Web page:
Unfortunately, right now everything is just laying on top of the Depron sheet without any screw but it works and it fits in. Of course the back of the case is a mess as the ATX window to get all the connections out of the motherboard is off almost two inches. I guess if I can find a reverse PCI riser of the proper height I could get the motherboard to its proper position and also the power supply. But for the moment I have a working solution using a PCI riser from a Supermicro 1U computer. I have had to forget about the analog TV tuner and I am only keeping the Hauppauge DVB-S card.

The front of the box is redish black but it is not infrared friendly so drilled a small hole and I stuck the IR receiver on the front. It does not look bad and it is now more or less quiet; I needed to reduce the voltage of the power supply fan to 7 volts (connected between the +12v and +5v terminals) and so I did with the other fan that right now is actually outside the box to get the warm air out of my TV cabinet (which is closed on the back). So this is the last word of warning: Even if your case has the proper thermal desing; it might not work on some of the available furniture that is not designed with the idea of having that amount of heat in there.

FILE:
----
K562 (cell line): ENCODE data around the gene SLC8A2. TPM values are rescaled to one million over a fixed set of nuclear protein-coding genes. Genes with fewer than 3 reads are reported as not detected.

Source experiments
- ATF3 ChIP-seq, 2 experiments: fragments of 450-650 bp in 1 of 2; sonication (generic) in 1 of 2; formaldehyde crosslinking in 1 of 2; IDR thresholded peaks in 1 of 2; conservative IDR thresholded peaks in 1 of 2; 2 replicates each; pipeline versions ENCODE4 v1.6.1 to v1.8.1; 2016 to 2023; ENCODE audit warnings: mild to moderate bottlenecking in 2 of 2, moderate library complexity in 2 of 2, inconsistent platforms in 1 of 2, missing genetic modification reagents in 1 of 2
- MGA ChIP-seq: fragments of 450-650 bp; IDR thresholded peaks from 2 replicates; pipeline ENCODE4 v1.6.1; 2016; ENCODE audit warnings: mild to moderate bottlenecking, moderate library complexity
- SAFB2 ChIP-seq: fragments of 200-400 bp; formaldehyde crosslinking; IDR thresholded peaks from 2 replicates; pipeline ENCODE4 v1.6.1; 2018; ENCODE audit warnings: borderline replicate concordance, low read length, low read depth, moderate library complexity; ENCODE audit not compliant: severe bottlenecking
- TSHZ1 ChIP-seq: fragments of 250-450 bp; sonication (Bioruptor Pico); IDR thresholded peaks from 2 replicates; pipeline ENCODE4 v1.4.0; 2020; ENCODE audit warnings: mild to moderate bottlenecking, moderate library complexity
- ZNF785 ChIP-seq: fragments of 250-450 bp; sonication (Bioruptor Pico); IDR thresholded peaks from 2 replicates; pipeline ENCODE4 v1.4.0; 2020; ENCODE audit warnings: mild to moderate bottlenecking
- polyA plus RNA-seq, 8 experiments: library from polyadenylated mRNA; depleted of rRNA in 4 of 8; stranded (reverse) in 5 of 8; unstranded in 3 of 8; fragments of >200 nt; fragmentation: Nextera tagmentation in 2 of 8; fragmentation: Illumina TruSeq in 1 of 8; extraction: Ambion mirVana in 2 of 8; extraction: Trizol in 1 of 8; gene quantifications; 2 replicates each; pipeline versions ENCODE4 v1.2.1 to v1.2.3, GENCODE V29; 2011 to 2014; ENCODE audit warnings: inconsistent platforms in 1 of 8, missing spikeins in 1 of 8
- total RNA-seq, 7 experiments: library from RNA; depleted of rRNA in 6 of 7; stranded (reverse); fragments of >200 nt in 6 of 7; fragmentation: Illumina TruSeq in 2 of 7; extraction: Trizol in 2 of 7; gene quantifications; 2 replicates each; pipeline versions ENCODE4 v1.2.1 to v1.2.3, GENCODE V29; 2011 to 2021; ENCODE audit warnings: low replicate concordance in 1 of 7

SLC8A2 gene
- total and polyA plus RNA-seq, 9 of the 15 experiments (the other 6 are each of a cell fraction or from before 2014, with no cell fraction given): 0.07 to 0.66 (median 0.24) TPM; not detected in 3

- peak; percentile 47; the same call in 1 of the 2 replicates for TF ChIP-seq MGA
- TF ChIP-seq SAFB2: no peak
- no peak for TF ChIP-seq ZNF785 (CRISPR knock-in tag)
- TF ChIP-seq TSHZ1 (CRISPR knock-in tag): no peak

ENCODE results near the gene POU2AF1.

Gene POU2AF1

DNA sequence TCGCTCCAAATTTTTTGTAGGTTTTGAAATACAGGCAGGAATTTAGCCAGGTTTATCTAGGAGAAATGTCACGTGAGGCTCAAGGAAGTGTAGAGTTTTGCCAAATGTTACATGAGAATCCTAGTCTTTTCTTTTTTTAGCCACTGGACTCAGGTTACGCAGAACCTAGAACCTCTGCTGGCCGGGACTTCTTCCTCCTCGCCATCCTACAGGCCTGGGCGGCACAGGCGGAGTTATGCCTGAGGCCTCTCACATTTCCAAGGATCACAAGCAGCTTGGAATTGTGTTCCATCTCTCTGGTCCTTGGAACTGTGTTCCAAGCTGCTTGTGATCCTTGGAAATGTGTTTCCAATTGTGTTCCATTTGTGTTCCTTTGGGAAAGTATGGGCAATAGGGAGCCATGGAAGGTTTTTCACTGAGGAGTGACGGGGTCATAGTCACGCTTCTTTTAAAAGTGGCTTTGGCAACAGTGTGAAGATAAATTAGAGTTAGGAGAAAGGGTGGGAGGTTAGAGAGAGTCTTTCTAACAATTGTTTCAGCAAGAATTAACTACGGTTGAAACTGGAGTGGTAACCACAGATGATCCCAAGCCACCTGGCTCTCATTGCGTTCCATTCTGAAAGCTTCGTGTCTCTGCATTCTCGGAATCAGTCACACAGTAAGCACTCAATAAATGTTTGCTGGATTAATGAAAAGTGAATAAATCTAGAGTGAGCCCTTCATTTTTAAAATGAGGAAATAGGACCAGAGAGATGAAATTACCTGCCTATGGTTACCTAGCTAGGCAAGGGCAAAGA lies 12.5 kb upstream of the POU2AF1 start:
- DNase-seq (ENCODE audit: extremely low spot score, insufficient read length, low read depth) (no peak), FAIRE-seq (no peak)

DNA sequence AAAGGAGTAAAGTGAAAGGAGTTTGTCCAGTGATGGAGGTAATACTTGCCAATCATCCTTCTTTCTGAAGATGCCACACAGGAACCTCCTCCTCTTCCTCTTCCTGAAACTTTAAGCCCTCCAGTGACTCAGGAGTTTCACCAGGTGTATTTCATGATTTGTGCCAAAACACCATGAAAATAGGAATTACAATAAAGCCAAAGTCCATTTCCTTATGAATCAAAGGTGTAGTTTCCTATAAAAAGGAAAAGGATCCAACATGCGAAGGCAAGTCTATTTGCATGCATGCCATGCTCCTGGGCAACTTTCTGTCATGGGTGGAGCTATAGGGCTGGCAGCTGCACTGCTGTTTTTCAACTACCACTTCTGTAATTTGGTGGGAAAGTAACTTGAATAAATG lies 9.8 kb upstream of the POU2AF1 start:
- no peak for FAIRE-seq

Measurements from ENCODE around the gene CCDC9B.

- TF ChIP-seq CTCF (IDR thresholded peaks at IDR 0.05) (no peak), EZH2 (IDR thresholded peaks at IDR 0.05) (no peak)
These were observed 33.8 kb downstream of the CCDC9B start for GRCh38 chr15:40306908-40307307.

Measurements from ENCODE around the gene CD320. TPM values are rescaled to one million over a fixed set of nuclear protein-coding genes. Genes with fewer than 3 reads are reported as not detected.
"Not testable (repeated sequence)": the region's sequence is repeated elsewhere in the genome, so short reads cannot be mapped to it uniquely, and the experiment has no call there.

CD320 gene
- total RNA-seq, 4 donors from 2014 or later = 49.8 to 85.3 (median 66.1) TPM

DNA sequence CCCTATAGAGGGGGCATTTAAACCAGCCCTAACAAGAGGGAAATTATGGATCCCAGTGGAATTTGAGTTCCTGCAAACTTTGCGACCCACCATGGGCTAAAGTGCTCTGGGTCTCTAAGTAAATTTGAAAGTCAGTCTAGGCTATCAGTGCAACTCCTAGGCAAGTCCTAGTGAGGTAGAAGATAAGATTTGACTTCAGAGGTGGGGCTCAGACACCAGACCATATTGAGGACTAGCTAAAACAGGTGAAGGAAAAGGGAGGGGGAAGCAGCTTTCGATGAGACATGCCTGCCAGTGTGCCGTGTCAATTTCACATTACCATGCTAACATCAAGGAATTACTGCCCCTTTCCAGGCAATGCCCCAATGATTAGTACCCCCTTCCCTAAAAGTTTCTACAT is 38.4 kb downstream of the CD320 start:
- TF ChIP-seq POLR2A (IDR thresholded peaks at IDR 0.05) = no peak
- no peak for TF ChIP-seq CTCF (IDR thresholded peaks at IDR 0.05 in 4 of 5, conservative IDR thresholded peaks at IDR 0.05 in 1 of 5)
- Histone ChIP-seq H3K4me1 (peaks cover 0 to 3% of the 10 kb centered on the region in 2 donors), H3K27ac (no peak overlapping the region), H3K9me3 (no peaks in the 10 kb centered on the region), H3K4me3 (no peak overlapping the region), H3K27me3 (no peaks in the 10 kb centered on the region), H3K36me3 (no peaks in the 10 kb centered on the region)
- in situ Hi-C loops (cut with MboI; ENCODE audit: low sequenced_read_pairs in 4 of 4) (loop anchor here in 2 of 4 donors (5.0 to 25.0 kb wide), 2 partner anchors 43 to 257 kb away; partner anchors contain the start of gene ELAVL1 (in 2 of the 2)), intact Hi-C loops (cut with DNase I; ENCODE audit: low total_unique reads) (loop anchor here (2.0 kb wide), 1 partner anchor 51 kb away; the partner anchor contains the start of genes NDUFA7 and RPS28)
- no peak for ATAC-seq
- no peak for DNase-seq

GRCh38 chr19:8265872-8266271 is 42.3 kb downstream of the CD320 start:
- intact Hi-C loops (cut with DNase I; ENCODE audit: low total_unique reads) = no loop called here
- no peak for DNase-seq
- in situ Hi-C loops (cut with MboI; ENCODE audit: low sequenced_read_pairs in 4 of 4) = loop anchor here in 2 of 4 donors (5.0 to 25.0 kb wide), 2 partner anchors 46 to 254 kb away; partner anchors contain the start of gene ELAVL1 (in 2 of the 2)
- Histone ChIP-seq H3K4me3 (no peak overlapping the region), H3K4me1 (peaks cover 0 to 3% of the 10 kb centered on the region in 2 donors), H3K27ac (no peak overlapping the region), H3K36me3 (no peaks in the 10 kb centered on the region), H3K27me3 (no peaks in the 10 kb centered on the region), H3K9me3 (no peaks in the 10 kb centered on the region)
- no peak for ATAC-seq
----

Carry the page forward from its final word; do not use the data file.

For the moment I am more than tired about this [apparently] simple project of replacing an old and trusty case with a new stylish one.

Monday, April 10, 2006

Back to square one

I've been told I need to buy riser cards as an add-on for the box I bought. Unfortunately the cost of the box is already well beyond the cost I was willing to spend on this particular item. I'm not 100% sure it is not my fault, but I did not get that impression when reading the manufacturers specifications. What I understood was that you may buy AGP or PCI-express riser cards. Now I guess any of them also comes with a double PCI riser card.

At any rate, I think I am going to recycle that old DVD player I no longer use and it is sitting in a cupboard and I am returning CM Media 260 box to the retailer. Let's see how this refurbishing project goes.

Saturday, April 08, 2006

Buying a slim PC box is not that easy

I've got my new box on Friday. The company I bought it from did a good job at delivering on time but all what happened next has been a mess.